Getting to the heart of what matters...and tales from my journeys there.
Tuesday, March 29, 2011
I was at Haymarket, and I think I know the very moment it happened, when I felt someone way too close, touching me, and I moved over to the side—out of the flow of foot traffic—after flipping him a dirty look, to check that my purse was still zipped. I didn’t know then that my wallet was already gone. By the time I figured it out, he (they? was the woman who stopped short working with the man that was at my back?)had already made it over to the Tufts Medical Center T stop and bought 3 T passes at $59 each. I wonder if they had already spent the 100 cash that I was carrying—uncharacteristically.
I know it could have been worse. Much much worse. They only got that hundred dollars cash and made those three transactions on my debit card before Visa sent up a fraud alert and blocked my card—the only card in that wallet. (I guess it becomes suspicious when someone tries to buy 4 subway passes. 3: not so much.) But there was only that one card. All the frequent shopper cards that filled the other slots in that wallet can be replaced. All my other cards— my license and credit cards and another ATM card— were in another little yellow leather ID holder at the bottom of my bag. I can’t imagine having to replace all of that, and I couldn’t be happier that I didn’t give in and give Liz that ID holder, as much as she wanted it. Simply because it’s yellow. All of my cards and license would have been stolen then, too.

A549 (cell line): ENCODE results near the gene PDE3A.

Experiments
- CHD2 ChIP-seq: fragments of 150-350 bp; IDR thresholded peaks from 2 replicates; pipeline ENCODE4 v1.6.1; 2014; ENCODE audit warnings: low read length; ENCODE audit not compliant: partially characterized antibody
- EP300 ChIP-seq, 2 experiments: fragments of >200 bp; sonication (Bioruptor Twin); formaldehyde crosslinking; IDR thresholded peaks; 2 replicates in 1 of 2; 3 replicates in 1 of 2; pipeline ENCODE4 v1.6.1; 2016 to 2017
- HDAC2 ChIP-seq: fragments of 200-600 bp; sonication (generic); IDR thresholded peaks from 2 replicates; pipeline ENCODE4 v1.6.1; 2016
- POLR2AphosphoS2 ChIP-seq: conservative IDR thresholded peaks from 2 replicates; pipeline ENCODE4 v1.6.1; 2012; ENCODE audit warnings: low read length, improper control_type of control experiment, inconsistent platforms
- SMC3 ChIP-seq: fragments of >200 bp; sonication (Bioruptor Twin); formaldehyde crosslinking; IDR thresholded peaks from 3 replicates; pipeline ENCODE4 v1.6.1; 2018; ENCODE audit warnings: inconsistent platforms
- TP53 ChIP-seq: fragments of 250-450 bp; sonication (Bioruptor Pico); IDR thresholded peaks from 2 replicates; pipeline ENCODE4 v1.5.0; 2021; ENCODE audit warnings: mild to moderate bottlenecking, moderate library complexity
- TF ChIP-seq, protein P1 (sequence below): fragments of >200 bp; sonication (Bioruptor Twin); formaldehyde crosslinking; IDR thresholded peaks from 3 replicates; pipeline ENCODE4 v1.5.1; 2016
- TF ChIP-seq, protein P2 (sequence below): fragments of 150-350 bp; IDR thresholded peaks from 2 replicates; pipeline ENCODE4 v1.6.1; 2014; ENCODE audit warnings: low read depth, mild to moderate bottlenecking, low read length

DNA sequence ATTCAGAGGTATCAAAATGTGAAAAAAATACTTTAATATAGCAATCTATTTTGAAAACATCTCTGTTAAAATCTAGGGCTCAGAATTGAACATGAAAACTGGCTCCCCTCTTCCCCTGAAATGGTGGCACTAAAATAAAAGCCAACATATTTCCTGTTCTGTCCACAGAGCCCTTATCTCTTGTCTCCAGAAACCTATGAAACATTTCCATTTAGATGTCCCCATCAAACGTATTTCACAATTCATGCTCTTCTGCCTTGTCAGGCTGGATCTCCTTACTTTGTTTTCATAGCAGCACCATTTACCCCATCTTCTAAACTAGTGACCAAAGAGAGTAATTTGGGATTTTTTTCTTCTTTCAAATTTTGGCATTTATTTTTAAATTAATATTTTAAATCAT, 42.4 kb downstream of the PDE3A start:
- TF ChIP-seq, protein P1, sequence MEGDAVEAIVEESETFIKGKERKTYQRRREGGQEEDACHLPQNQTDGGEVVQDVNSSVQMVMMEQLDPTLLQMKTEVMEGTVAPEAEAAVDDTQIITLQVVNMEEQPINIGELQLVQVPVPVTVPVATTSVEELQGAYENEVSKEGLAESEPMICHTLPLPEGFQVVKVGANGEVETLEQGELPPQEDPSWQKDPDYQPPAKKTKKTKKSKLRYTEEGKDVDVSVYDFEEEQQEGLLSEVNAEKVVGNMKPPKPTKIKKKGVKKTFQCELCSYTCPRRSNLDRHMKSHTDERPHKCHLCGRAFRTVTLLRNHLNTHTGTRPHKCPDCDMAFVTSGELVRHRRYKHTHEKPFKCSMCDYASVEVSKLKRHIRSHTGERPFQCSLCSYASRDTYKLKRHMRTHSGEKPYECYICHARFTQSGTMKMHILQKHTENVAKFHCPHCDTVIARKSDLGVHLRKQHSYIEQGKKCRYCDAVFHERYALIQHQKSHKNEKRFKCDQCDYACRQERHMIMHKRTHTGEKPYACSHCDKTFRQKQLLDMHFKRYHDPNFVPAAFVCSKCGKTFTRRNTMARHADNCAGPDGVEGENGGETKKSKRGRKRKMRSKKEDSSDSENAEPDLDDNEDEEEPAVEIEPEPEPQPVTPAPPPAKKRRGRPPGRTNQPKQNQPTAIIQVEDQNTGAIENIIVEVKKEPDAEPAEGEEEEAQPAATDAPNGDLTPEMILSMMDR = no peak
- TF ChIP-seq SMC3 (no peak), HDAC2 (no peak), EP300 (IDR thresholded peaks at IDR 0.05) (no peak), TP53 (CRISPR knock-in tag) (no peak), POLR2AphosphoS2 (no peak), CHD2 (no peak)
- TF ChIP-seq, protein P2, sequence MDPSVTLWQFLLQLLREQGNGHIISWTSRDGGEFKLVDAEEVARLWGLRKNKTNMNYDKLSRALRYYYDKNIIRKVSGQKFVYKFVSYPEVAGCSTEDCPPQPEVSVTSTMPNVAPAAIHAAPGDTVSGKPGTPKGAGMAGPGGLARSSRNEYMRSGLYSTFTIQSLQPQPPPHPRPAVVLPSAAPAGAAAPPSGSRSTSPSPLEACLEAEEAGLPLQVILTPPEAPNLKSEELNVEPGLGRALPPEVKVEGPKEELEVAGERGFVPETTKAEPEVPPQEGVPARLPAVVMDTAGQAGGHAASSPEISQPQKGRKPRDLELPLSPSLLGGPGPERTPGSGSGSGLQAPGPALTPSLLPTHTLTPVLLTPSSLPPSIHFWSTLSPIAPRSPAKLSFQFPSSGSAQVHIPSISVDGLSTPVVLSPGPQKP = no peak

I wasn’t held up, or hurt, and the financial damage was minimal in the grand scheme of things, but I was violated. At a place that has always been magical to me. On a weekend that was supposed to be perfect: celebrating Donna’s birthday in Boston.
I will relive that moment over and over again. I will second guess so much—why I went back to the market for berries instead of going back to the hotel, why I changed purses, why I had so much cash on me when normally I carry none—and I will wonder why it had to happen, why it couldn't have been the perfect weekend after all.
And I will be forever disappointed that Haymarket will no longer simply be that magical place it used to be. As soon as I stop being angry.